Wildfires are a community problem that have a community solution

When reading about the wildfires ravaging the western United States, it is easy to get bogged down with a sense of sadness as scenes from the frontlines are more and more heartbreaking. However, one thing is certain. People are pooling brainpower and mobilizing efforts to control what can be controlled. Out of the ashes rise stories about neighbors helping neighbors implement successful mitigation efforts in Firewise USA sites, researchers using data to identify pockets of high-risk residents who may need unique support during evacuation, and local agencies re-designing Community Wildfire Protection Plans (CWPP) on the fly to consider added complications of living in wildfire risk zones amidst a global pandemic.   

Firewise Photo Library Wildfire6Community is at the heart of the issue.  We only need to look as far as the wildland urban interface to find this intersection of data-informed decision-making, energetic community partners, and residents who portray an ever-valuable sense of responsibility for safety. In fact, Firewise USA can serve as the perfect micro-model of Community Risk Reduction (CRR). Leaders in local initiatives collect information about the people, geography, weather, and hazards such as building materials and local vegetation to assess wildfire risk. They take stock of available services and resources. Then they pull local partners together to develop plans and take measurable action to mitigate risk.

Most importantly, these initiatives truly reflect the “C” in CRR with a never-wavering connection to the people who live in the community. As we hear more and more about the silver linings that peek through the ash, I suspect we will find creative ways to leverage the passion and energy found in Firewise sites to reduce risks even beyond wildfire.

Community Risk Reduction (CRR) is a process to identify and prioritize local risks of all kinds, followed by the integrated and strategic investment of resources to reduce their occurrence and impact. It requires a deep look at local data and consideration all of the puzzle pieces - geography, systems, and resources – to get a clear view of how hazards might impact resident safety. This Community Risk Assessment (CRA) is the critical first step in the CRR process. Once that information is gathered, a local team determines the priority issues and then develops plans to address those risks. The process, while it can be challenging, is hugely beneficial to those who are laser-focused in allocating resources in impactful ways.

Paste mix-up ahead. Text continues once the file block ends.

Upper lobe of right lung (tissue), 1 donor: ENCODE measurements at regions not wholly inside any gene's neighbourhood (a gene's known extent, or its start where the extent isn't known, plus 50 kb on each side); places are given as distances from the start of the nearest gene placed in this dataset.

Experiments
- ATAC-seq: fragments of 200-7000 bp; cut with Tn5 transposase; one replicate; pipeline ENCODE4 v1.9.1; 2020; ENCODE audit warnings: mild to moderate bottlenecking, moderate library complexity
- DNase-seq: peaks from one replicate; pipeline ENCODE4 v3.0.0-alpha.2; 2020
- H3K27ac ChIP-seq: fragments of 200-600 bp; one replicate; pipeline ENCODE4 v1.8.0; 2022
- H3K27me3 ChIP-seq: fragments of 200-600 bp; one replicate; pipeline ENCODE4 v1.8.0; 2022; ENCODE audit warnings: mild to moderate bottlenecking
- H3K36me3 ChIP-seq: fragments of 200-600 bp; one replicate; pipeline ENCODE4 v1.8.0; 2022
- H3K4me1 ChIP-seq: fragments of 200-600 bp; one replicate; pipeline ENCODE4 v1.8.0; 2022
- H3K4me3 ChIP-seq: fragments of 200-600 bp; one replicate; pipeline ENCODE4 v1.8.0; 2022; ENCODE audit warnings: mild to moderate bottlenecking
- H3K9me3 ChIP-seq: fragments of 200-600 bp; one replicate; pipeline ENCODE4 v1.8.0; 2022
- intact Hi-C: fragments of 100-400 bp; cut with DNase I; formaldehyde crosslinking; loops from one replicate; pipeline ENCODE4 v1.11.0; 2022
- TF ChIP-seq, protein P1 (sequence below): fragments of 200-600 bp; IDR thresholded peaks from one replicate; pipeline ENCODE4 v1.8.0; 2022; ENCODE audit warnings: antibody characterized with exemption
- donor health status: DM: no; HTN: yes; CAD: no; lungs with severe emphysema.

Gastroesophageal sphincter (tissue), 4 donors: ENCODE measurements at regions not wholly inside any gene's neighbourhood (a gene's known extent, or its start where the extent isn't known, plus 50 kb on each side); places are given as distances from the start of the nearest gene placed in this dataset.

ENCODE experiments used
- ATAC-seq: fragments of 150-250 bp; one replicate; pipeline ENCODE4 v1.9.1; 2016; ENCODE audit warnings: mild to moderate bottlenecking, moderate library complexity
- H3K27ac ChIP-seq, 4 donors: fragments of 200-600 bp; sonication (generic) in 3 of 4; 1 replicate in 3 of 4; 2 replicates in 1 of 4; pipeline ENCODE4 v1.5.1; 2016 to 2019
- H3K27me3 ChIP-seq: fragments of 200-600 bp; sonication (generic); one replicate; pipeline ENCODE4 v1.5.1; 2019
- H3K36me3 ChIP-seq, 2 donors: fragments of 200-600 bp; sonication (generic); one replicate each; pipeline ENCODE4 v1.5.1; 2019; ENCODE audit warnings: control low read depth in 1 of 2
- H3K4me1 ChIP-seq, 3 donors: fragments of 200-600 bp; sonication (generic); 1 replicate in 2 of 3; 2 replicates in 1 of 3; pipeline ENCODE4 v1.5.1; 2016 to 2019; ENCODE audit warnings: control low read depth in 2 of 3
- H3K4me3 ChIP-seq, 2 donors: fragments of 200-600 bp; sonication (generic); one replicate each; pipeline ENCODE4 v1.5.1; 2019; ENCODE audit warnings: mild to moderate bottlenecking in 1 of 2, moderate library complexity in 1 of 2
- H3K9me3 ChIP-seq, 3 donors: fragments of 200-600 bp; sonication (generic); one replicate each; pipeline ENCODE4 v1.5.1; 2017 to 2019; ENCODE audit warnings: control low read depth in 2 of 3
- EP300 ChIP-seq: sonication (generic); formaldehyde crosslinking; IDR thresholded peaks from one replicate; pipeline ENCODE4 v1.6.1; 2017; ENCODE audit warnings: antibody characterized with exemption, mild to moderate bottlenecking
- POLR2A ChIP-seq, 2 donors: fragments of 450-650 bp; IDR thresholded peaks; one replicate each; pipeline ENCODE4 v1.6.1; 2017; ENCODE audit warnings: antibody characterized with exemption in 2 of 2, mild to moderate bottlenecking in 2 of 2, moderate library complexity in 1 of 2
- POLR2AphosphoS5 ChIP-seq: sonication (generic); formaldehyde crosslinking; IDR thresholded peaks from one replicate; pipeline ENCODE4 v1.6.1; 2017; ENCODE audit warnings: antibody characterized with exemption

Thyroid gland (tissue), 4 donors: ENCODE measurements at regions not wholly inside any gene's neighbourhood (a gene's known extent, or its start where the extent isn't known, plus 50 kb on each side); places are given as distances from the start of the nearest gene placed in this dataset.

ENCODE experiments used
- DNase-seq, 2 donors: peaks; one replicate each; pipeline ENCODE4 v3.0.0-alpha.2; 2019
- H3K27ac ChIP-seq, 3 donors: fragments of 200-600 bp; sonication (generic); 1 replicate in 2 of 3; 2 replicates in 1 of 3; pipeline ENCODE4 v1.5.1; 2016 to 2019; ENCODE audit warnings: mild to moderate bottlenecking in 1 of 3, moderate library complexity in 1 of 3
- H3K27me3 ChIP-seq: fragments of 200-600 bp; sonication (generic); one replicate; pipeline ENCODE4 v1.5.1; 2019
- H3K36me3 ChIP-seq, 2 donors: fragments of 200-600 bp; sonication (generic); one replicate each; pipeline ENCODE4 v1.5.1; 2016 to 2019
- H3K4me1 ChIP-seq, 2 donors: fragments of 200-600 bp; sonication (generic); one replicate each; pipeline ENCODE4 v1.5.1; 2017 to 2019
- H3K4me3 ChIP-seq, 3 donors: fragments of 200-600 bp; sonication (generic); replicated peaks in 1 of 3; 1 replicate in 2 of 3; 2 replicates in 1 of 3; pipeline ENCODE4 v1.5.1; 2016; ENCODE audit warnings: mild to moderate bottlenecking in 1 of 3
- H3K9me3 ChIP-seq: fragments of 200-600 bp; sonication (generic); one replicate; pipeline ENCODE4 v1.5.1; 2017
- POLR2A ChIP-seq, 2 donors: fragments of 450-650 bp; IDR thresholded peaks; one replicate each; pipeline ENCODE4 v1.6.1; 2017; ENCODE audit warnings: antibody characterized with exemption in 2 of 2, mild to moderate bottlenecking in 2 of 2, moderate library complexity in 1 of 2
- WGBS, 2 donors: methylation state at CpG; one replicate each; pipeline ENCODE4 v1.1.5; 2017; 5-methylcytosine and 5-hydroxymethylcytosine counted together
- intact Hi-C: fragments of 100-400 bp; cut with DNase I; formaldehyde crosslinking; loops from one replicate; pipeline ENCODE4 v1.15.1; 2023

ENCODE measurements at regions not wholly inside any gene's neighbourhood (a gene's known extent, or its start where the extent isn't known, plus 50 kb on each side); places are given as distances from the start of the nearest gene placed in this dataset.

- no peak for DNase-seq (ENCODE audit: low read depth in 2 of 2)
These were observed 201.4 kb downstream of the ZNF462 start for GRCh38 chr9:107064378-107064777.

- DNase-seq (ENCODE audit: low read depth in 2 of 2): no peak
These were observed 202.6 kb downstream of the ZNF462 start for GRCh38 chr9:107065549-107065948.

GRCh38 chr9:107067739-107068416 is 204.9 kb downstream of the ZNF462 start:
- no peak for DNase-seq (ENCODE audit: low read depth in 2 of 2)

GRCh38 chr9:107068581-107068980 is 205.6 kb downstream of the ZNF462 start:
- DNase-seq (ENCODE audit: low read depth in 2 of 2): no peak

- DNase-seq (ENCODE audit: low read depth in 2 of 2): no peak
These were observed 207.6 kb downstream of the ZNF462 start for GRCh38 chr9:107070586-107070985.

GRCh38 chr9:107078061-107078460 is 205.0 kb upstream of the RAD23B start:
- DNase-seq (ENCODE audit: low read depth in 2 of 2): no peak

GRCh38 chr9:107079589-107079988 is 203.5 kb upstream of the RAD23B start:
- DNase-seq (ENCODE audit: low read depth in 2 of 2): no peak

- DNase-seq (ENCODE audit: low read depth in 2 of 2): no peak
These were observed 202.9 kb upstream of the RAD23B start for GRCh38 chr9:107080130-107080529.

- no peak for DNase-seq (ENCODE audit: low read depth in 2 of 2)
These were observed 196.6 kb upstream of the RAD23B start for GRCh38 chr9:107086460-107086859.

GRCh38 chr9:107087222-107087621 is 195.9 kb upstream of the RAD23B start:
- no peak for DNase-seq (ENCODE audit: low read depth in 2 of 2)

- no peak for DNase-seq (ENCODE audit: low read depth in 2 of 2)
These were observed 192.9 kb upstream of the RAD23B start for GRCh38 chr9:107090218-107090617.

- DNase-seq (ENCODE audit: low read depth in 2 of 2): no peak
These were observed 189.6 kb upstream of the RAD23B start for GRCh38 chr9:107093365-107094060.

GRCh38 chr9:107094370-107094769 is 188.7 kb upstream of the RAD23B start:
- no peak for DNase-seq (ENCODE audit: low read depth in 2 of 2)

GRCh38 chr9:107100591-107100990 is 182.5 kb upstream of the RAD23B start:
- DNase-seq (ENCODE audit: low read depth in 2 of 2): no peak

Stop by NFPA's CRR page for updates about Community Risk Assessment and Community Risk Reduction and access to NFPA 1300 Standard on Community Risk Assessment and Community Risk Reduction Plan Development. You can also follow me on twitter @KBerardReed for updates about these important topics.

Photo Credit: Firewise Photo Library

As we navigate the evolving situation with COVID-19, NFPA remains committed to supporting you with the resources you need to minimize risk and help prevent loss, injuries, and death from fire, electrical, and other hazards. For information on NFPA's response to the coronavirus, please visit our webpage.

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Karen Berard-Reed
Senior Strategist, Community Risk Reduction Lead

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